These abilities arc useful only for sitting exams. The present examination system besides testing the student's knowledge of a subject, also tests his skill ind developing these abilities. The final grades, then, do not necessarily reflect the student's releative ability in his subject. Under the present system there are no other alternatives open to the student to ensure his success in finals.
We will now deal with three defects of the present system.
• The system has a large amount of stress resulting from the concentration of finals within a brief period at the end of the year.
• The student is faced with the impossible task of having to relate a year's learning in only six hours.
• The method of written examination favours some students who have mastered the specific skills required by examination.
The first defects can be diminished by spreading finals evenly throughout the year (e.g. economics). The second defect can be lessened by having longer and more exams, something which, we think, would prove totally unacceptable to students and administrators. So far no suggestion has been prouosed for remedying the last dfect.
Can the system he changed so as to reduce this climax of tension at the time of finals and promote a fairer estimate of the student's ability and progress? Some of the alternative methods of evaluating the student's academic ability are listed below.
• Have the final grade based on the standard of the student's written work. But as essays arc made more important there will be an increasing tendency to improve the essay by having another more qualified person write it. This is considered dishonest if done on a large scale, although it is considered beneficial for a student to consult with others before committing his views in writing. There is confusion in student thinking on this issue. It is considered to be acceptable and beneficial to burrow ideas from books, yet is it considered dishonest and 'cheating' if the sources happen to be another student's essay. The dishonesty issue arises when another person docs a major part of the student's thinking for him. This effect can be reduced if th escope of the essay is increased until it becomes a minor research paper. People who could be induced to run off an essay for another might baulk at doing a more demanding work. But it is undesirable to have students at an early stage specialise in the manner which the research paper would demand.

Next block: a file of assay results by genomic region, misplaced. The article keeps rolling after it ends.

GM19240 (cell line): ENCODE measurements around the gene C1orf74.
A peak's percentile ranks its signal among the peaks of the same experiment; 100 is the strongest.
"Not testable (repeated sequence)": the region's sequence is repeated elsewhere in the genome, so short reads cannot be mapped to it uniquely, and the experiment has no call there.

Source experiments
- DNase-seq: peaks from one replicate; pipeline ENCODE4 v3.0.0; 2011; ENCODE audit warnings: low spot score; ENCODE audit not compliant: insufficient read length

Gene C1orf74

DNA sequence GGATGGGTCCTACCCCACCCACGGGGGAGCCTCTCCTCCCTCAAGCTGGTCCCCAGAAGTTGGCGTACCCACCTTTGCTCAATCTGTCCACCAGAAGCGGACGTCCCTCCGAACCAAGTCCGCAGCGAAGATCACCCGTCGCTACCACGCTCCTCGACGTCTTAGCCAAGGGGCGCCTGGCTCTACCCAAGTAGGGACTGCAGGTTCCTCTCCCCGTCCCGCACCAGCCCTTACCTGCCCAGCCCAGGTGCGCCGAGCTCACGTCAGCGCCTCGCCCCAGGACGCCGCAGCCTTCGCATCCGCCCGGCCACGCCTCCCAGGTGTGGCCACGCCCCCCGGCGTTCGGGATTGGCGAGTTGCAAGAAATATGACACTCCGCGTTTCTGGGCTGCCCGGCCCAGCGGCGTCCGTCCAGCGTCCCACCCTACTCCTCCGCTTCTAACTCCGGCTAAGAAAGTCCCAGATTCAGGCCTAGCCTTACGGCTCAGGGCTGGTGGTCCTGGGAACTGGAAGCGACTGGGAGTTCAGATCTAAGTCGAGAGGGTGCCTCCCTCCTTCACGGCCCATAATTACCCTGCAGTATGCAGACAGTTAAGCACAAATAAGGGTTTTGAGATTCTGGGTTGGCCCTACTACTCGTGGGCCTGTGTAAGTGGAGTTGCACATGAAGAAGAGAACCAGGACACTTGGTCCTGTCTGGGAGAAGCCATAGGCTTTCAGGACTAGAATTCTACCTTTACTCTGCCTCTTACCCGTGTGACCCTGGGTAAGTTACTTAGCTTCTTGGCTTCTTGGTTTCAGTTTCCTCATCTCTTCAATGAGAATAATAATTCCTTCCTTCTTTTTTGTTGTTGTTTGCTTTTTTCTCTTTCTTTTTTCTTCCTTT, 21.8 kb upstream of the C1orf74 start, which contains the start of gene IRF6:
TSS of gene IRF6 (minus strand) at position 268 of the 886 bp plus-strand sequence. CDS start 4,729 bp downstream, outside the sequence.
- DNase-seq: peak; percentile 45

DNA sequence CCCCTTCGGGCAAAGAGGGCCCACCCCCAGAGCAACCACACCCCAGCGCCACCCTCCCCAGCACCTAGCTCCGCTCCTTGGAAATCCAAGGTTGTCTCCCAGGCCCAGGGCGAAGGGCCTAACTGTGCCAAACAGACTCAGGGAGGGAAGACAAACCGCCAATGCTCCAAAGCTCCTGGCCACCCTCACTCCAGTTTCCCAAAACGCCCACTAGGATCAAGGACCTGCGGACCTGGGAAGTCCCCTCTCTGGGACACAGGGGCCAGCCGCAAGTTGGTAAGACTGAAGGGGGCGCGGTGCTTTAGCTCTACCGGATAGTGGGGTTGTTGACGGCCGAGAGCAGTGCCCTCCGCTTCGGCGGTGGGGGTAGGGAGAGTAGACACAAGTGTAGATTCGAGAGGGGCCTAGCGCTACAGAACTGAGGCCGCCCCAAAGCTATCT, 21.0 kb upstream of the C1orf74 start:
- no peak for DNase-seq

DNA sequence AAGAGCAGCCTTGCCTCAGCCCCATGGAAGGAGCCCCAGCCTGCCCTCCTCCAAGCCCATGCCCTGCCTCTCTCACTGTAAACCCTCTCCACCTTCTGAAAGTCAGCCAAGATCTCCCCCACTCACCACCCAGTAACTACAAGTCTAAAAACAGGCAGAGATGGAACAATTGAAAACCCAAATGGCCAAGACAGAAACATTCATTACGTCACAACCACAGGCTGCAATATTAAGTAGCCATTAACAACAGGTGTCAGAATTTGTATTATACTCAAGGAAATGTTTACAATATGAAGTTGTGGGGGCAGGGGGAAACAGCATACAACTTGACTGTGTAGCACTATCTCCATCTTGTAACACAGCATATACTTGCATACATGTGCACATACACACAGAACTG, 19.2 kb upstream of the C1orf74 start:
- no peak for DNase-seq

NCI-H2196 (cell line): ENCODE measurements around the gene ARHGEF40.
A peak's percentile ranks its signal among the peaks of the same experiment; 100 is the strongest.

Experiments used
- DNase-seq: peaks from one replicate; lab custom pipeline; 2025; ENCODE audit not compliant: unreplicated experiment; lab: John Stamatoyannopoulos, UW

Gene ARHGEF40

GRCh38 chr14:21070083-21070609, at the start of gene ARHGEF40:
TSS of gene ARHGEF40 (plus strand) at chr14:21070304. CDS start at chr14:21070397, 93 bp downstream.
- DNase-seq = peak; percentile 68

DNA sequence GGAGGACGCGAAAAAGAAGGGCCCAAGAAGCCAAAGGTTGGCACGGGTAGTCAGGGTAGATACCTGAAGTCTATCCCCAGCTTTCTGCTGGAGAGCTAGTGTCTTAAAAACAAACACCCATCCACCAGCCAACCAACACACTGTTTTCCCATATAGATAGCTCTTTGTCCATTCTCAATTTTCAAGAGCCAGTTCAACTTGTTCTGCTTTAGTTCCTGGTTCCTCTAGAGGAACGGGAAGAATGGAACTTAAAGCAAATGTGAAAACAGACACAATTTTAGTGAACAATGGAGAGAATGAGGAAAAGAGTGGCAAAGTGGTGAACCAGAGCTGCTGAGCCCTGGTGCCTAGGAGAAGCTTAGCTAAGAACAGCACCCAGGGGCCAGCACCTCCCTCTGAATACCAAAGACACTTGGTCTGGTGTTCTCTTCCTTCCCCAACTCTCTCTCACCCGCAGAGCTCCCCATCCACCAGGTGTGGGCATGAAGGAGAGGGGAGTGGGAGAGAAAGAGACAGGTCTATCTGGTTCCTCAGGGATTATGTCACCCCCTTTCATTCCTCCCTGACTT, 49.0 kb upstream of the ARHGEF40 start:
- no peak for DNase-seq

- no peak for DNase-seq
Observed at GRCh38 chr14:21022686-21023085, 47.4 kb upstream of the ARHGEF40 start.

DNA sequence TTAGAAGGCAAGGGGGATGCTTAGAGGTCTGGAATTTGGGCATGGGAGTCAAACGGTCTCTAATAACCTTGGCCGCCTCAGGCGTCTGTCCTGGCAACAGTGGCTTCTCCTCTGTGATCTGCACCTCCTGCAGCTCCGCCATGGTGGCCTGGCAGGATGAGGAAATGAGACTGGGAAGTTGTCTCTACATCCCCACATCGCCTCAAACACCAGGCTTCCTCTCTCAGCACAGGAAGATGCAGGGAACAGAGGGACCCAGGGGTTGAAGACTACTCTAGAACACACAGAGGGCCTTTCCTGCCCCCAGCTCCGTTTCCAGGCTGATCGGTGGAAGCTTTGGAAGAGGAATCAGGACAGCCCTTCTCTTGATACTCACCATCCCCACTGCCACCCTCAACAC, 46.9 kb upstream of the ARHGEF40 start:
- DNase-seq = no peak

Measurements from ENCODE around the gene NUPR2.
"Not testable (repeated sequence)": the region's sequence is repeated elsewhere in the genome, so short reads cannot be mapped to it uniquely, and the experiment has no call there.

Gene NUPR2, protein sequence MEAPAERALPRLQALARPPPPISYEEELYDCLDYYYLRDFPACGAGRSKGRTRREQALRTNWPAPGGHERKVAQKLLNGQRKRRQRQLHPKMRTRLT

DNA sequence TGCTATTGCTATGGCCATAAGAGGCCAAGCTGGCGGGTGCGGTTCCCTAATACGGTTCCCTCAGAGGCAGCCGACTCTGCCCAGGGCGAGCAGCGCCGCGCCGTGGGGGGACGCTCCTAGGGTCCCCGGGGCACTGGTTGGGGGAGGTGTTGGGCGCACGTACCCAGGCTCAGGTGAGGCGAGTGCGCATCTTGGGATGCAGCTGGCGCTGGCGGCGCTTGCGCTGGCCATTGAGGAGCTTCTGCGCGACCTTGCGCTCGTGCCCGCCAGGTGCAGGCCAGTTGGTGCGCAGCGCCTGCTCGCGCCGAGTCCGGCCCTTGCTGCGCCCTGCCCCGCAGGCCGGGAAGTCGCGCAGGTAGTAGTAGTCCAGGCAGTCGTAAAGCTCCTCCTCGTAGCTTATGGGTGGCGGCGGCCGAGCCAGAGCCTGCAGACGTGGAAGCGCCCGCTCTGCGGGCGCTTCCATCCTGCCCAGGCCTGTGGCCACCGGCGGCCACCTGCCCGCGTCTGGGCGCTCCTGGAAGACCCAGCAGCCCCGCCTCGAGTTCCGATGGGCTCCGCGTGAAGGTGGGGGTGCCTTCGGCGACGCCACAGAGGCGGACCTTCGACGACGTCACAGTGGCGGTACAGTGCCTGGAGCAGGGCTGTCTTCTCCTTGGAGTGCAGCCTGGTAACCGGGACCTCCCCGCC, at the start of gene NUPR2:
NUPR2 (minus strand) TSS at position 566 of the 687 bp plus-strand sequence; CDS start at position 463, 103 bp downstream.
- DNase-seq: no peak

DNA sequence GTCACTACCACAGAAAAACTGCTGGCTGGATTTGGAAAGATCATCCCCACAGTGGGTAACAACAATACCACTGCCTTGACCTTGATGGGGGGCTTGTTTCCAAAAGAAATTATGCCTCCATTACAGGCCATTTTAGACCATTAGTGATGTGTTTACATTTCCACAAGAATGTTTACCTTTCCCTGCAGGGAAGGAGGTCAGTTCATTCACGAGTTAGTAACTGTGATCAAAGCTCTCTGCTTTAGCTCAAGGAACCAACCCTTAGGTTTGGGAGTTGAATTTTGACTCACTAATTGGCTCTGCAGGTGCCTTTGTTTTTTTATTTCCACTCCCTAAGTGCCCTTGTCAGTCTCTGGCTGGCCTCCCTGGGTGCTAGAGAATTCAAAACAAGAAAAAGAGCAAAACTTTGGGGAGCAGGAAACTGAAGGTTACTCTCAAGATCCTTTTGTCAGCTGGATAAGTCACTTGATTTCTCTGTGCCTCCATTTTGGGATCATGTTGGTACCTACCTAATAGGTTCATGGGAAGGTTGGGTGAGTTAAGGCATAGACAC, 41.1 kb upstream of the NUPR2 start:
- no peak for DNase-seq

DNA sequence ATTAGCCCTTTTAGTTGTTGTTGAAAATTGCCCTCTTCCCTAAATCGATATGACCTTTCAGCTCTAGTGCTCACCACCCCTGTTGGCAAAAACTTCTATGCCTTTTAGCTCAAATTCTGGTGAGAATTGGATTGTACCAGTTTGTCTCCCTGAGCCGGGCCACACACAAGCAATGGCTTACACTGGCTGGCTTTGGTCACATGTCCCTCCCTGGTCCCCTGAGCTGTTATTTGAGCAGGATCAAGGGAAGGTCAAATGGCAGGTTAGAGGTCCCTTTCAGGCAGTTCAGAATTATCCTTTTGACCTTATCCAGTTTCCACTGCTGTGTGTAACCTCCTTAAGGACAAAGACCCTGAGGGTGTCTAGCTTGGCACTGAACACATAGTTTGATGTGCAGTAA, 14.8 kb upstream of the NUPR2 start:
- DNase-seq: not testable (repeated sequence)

• Have the final grade determined by the standard of the student's participation in tutorials. This would increase administrative problems as it would demand that the numbers of students in a tutorial would have to be reduced to so few that each student would have a chance to clearly state his views. If the tutorial numbers were kept at the present level (9 +) then only the more aggressive students would succeed in stating their views. A further limitation of this ideal is that there is a much greater likelihood of personality clash in a scheme where communication is by spoken word than where it is written. The student would be more susceptible to being downgraded because the tutor dislikes him personally. This likelihood is increased if there is no record of the spoken communication.